DID YOU KNOW THERE ARE 10 COMMON STD’s
HIV type 1 & type 2 antibody/antigen (4th gen), herpes type 1 & type 2, hepatitis A, hepatitis B & hepatitis C, chlamydia, gonorrhea and syphilis
If you are wondering what an STD is:
An STD is a sexually transmitted disease; an infection that is transmitted through oral, vaginal or anal sex, intravenous drug use or through nonsexual contact such as childbirth or breastfeeding. According to Centers for Disease Control and Prevention (CDC) estimates, there are 19 million reported STD cases each year in the United States. STDs are common and it is possible to be infected without being aware because many STDs do not display obvious signs or symptoms. STD testing once or twice every year is recommended. Regular STD testing is a great way to protect your sexual health as well as the health of your partner.
Why Should I get tested for STDs?
Everyone that is sexually active should be tested regularly. Take charge of your sexual health. Some STDs, like chlamydia and gonorrhea, may not display any symptoms at all, but are still just as contagious. Especially get tested if you experience any of these common STD symptoms: Genital sores, itching, unusual discharge from the penis or vagina, or a burning sensation during urination. Some people assume that they are tested for STDs when they have a Pap test or physical, but often this is not the case. There is no comprehensive test for all STDs because each test is specific to an infection. If you have STD symptoms, or have had unprotected sex, it is crucial that you and your partner get tested. By getting an STD test, you can officially put your mind at ease– After all, the most common STD symptoms is to have no symptoms at all.
How do I know if I have an STD?
You can have an STD and not know it due to a lack of symptoms. For instance, you can contract chlamydia or gonorrhea and not have the infection treated due to lack of bumps, rashes or itching. The “silent” nature of STDs helps explain why these infections are so widespread as so many individuals are simply unaware that they have one or more and they spread them unknowingly. Help put an end to the spread of STDs and help protect yourself by learning your status.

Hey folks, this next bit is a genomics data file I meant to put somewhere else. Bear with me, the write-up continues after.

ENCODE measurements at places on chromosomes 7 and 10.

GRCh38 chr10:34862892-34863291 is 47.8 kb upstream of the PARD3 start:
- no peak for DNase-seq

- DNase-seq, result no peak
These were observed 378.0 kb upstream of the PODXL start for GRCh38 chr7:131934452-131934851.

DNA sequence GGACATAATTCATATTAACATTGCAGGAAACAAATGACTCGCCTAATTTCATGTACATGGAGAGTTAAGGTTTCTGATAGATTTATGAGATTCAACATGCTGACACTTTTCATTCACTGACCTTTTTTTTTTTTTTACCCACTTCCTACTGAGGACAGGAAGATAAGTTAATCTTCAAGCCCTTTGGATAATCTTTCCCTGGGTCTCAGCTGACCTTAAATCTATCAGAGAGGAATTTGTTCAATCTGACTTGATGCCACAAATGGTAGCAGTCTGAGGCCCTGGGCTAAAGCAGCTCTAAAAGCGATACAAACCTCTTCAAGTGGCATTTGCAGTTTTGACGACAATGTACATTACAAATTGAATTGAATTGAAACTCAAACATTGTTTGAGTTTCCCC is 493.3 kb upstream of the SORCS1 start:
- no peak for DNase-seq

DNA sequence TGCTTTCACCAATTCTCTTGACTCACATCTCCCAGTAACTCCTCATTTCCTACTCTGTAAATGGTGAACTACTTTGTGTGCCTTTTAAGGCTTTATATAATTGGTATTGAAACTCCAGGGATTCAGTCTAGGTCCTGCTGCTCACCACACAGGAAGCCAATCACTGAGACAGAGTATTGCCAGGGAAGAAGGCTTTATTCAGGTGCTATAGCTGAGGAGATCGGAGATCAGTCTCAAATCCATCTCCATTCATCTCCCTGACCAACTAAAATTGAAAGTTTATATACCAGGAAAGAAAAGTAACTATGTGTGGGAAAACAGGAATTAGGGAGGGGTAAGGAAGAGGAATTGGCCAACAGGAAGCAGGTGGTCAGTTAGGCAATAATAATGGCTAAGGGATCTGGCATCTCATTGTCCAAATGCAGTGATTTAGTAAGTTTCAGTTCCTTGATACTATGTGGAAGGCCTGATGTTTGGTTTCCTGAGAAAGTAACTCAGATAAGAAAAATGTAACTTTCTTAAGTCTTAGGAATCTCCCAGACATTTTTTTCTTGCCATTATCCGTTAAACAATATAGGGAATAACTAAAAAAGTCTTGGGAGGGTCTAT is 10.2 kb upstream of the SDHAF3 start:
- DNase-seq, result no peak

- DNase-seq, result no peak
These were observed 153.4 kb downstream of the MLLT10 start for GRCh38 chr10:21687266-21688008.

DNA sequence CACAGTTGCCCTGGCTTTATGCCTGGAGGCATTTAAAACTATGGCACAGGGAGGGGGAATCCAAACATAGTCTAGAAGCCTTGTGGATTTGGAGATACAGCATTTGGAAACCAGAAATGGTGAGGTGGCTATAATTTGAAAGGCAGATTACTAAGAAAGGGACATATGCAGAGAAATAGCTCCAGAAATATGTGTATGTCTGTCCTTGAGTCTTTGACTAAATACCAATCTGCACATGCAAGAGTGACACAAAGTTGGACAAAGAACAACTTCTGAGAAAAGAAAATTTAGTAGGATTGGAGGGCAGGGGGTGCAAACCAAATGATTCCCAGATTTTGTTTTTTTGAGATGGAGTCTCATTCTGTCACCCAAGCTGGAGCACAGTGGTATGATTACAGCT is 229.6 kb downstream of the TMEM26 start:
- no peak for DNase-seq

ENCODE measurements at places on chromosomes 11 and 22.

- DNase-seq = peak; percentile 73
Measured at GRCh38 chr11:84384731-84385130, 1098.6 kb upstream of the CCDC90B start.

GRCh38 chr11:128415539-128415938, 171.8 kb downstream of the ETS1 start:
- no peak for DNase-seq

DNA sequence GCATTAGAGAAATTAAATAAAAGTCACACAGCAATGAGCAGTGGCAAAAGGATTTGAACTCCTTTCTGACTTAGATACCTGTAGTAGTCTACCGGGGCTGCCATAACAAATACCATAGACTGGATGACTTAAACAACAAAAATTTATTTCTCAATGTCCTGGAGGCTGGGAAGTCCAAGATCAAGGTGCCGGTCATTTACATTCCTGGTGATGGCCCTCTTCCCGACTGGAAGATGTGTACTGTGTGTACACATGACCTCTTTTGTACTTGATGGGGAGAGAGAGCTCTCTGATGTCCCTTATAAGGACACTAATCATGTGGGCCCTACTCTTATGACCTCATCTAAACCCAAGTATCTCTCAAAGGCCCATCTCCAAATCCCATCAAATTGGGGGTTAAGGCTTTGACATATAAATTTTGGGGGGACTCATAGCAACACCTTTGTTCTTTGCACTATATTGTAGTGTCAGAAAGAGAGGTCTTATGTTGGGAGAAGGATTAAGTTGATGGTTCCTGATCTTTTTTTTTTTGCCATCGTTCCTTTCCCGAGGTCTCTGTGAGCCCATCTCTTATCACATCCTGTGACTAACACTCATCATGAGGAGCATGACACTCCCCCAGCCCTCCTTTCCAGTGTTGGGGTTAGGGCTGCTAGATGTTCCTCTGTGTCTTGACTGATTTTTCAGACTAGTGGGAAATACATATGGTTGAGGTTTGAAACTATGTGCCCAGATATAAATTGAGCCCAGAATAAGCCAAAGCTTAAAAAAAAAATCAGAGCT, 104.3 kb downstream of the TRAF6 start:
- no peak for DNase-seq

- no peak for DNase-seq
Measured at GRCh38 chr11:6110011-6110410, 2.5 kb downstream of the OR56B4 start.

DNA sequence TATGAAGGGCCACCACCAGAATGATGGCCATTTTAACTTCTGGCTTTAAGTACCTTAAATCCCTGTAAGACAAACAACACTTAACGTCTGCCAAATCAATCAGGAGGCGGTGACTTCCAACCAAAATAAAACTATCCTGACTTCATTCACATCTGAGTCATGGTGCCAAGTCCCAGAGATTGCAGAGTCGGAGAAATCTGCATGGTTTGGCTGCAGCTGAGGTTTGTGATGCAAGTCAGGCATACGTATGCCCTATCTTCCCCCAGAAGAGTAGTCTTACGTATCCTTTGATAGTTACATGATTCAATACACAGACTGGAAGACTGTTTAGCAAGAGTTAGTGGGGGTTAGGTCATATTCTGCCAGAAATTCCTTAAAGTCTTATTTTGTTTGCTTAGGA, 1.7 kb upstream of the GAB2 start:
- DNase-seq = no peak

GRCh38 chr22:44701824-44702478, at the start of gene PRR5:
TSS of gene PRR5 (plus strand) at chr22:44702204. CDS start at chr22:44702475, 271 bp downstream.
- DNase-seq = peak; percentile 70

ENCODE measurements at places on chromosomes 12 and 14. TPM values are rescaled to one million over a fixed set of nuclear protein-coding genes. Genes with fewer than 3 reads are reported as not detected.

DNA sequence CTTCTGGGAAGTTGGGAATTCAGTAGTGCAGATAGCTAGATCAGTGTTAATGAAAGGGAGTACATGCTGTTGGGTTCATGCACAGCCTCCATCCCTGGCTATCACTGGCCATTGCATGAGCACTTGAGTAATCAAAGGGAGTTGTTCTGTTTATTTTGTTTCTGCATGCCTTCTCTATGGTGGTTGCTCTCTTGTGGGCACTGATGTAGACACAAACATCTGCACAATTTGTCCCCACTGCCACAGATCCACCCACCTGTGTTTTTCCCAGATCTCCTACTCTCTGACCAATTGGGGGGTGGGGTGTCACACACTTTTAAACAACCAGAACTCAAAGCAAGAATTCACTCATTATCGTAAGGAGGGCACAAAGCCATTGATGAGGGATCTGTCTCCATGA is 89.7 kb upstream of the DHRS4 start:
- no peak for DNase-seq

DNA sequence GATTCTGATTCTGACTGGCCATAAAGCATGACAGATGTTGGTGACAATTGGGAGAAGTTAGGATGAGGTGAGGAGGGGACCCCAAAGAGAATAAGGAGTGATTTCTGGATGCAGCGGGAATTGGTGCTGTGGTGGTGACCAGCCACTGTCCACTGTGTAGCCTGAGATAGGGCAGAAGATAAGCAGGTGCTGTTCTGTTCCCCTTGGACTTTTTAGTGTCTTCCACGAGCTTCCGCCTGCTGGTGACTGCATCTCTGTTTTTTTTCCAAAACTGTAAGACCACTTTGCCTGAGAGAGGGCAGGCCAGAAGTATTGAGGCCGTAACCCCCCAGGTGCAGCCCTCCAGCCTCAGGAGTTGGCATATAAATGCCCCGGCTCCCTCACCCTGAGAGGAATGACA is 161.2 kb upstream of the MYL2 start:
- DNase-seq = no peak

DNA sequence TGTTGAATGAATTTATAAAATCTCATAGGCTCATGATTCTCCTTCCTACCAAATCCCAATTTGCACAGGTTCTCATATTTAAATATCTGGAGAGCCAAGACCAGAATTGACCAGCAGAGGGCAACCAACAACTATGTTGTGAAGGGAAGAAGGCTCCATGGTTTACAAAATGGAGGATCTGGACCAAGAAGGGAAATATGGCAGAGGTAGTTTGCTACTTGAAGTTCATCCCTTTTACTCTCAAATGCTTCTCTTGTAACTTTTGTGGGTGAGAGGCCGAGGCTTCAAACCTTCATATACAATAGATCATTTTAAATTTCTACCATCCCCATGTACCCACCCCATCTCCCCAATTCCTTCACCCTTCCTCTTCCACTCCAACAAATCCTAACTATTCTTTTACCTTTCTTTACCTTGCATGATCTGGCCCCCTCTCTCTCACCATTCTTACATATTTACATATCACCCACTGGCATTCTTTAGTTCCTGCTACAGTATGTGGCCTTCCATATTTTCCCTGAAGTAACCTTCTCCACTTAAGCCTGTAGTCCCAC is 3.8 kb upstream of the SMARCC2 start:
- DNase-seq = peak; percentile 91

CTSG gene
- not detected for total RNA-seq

Where can I get STD testing?
Contact your doctor or Health Department for testing.
Is oral sex safe sex?
Simply put, no. You are just as vulnerable to STDs from unprotected oral sex, whether you are the giver or the recipient, as you are with any other unprotected sexual activity. Oral sex may be comparatively less risky than vaginal or anal sex, but it is still advisable to use a latex or polyurethane condom, or dental dam in order to be safer. STDs can be transmitted through mouth sores and/or cuts, and some infections, such as herpes, can be spread via skin-to-skin contact. While condoms are not 100% effective in preventing all STDs, they greatly decrease the risk of transmitting an STD during oral sex.
How does your lab perform STD testing?
STD lab tests rely on either a small urine sample (for detecting chlamydia and/or gonorrhea) or a small blood sample (for detecting herpes, syphilis, hepatitis and/or HIV). You will be subjected to any uncomfortable physical exams and vaginal/penile swabbing is required.
Most sexually transmitted diseases do not show symptoms, making it possible to be infected with an STD and not know it. Did you know that if you have one STD, you may have multiple STDs? You should have a 10 Test STD Panel that tests for all the most common bacterial and viral STDs—including HIV type 1 & type 2 antibody/antigen (4th gen), herpes type 1 & type 2, hepatitis A, hepatitis B & hepatitis C, chlamydia, gonorrhea and syphilis. Comprehensive testing gives you peace of mind.
HIV RNA Early Detection test is the only FDA-approved test that detects the virus directly by screening for its RNA genetic material in your bloodstream, as such this HIV test is able to deliver conclusive results as soon as 9 to 11 days after potential HIV exposure.
GET TESTED TODAY
- State Health testing centers Nationwide
Know Your Status. Get Tested.
Take charge of your sex life today. Help stop the spread of STDs by knowing your status.